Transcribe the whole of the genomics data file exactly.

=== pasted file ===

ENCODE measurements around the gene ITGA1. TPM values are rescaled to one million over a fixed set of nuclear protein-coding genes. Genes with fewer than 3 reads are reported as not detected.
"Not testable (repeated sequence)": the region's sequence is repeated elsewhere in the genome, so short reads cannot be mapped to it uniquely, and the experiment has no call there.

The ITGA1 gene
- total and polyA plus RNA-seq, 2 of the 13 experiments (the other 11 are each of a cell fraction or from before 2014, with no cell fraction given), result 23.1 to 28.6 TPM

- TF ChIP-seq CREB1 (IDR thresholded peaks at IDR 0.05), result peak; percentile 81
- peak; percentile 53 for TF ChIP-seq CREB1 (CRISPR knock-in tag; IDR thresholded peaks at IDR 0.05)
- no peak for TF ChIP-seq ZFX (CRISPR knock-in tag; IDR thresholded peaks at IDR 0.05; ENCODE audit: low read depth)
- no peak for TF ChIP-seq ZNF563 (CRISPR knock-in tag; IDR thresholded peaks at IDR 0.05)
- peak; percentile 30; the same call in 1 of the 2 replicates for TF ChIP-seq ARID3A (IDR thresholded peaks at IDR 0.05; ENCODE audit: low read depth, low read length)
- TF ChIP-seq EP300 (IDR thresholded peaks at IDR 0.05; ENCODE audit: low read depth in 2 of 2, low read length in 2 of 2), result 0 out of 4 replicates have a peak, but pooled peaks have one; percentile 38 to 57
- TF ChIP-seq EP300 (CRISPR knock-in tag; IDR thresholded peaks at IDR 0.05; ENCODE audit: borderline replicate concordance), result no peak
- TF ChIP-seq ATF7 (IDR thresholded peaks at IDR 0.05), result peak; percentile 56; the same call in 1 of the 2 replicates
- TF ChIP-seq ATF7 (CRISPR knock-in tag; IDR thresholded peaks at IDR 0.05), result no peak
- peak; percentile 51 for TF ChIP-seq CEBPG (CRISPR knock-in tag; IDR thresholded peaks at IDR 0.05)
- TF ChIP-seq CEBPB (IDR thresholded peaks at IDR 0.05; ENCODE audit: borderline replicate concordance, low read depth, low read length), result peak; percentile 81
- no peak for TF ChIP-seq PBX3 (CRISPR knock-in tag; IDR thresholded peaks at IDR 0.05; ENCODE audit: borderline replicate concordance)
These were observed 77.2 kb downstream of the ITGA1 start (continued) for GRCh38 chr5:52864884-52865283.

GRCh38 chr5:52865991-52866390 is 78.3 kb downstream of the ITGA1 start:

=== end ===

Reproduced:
ENCODE measurements around the gene ITGA1. TPM values are rescaled to one million over a fixed set of nuclear protein-coding genes. Genes with fewer than 3 reads are reported as not detected.
"Not testable (repeated sequence)": the region's sequence is repeated elsewhere in the genome, so short reads cannot be mapped to it uniquely, and the experiment has no call there.

The ITGA1 gene
- total and polyA plus RNA-seq, 2 of the 13 experiments (the other 11 are each of a cell fraction or from before 2014, with no cell fraction given), result 23.1 to 28.6 TPM

- TF ChIP-seq CREB1 (IDR thresholded peaks at IDR 0.05), result peak; percentile 81
- peak; percentile 53 for TF ChIP-seq CREB1 (CRISPR knock-in tag; IDR thresholded peaks at IDR 0.05)
- no peak for TF ChIP-seq ZFX (CRISPR knock-in tag; IDR thresholded peaks at IDR 0.05; ENCODE audit: low read depth)
- no peak for TF ChIP-seq ZNF563 (CRISPR knock-in tag; IDR thresholded peaks at IDR 0.05)
- peak; percentile 30; the same call in 1 of the 2 replicates for TF ChIP-seq ARID3A (IDR thresholded peaks at IDR 0.05; ENCODE audit: low read depth, low read length)
- TF ChIP-seq EP300 (IDR thresholded peaks at IDR 0.05; ENCODE audit: low read depth in 2 of 2, low read length in 2 of 2), result 0 out of 4 replicates have a peak, but pooled peaks have one; percentile 38 to 57
- TF ChIP-seq EP300 (CRISPR knock-in tag; IDR thresholded peaks at IDR 0.05; ENCODE audit: borderline replicate concordance), result no peak
- TF ChIP-seq ATF7 (IDR thresholded peaks at IDR 0.05), result peak; percentile 56; the same call in 1 of the 2 replicates
- TF ChIP-seq ATF7 (CRISPR knock-in tag; IDR thresholded peaks at IDR 0.05), result no peak
- peak; percentile 51 for TF ChIP-seq CEBPG (CRISPR knock-in tag; IDR thresholded peaks at IDR 0.05)
- TF ChIP-seq CEBPB (IDR thresholded peaks at IDR 0.05; ENCODE audit: borderline replicate concordance, low read depth, low read length), result peak; percentile 81
- no peak for TF ChIP-seq PBX3 (CRISPR knock-in tag; IDR thresholded peaks at IDR 0.05; ENCODE audit: borderline replicate concordance)
These were observed 77.2 kb downstream of the ITGA1 start (continued) for GRCh38 chr5:52864884-52865283.

GRCh38 chr5:52865991-52866390 is 78.3 kb downstream of the ITGA1 start: